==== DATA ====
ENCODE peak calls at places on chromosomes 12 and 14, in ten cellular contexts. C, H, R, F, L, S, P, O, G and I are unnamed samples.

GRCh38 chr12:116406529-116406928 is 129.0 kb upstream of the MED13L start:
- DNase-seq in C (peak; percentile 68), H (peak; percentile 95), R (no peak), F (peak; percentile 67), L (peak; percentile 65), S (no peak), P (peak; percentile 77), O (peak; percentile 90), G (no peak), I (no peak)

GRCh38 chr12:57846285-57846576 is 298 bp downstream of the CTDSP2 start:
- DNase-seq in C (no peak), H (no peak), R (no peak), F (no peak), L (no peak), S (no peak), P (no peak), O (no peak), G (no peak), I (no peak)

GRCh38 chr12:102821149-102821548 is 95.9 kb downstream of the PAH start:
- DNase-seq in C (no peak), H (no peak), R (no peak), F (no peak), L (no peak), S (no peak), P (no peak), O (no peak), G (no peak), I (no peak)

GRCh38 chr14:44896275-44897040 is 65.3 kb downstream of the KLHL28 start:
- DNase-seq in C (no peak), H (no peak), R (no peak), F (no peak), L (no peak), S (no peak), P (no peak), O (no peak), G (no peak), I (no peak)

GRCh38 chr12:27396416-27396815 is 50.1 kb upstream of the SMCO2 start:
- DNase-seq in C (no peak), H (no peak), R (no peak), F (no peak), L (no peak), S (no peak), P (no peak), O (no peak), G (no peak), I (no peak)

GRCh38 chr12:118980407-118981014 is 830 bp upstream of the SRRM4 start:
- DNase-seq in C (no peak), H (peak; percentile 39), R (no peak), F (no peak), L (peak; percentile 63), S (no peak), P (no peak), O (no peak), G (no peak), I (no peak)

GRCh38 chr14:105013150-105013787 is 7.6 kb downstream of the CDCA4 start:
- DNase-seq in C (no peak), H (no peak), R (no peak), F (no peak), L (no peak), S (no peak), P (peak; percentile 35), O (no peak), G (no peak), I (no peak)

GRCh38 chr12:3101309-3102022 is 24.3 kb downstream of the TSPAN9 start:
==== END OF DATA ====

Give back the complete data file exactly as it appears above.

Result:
ENCODE peak calls at places on chromosomes 12 and 14, in ten cellular contexts. C, H, R, F, L, S, P, O, G and I are unnamed samples.

GRCh38 chr12:116406529-116406928 is 129.0 kb upstream of the MED13L start:
- DNase-seq in C (peak; percentile 68), H (peak; percentile 95), R (no peak), F (peak; percentile 67), L (peak; percentile 65), S (no peak), P (peak; percentile 77), O (peak; percentile 90), G (no peak), I (no peak)

GRCh38 chr12:57846285-57846576 is 298 bp downstream of the CTDSP2 start:
- DNase-seq in C (no peak), H (no peak), R (no peak), F (no peak), L (no peak), S (no peak), P (no peak), O (no peak), G (no peak), I (no peak)

GRCh38 chr12:102821149-102821548 is 95.9 kb downstream of the PAH start:
- DNase-seq in C (no peak), H (no peak), R (no peak), F (no peak), L (no peak), S (no peak), P (no peak), O (no peak), G (no peak), I (no peak)

GRCh38 chr14:44896275-44897040 is 65.3 kb downstream of the KLHL28 start:
- DNase-seq in C (no peak), H (no peak), R (no peak), F (no peak), L (no peak), S (no peak), P (no peak), O (no peak), G (no peak), I (no peak)

GRCh38 chr12:27396416-27396815 is 50.1 kb upstream of the SMCO2 start:
- DNase-seq in C (no peak), H (no peak), R (no peak), F (no peak), L (no peak), S (no peak), P (no peak), O (no peak), G (no peak), I (no peak)

GRCh38 chr12:118980407-118981014 is 830 bp upstream of the SRRM4 start:
- DNase-seq in C (no peak), H (peak; percentile 39), R (no peak), F (no peak), L (peak; percentile 63), S (no peak), P (no peak), O (no peak), G (no peak), I (no peak)

GRCh38 chr14:105013150-105013787 is 7.6 kb downstream of the CDCA4 start:
- DNase-seq in C (no peak), H (no peak), R (no peak), F (no peak), L (no peak), S (no peak), P (peak; percentile 35), O (no peak), G (no peak), I (no peak)

GRCh38 chr12:3101309-3102022 is 24.3 kb downstream of the TSPAN9 start: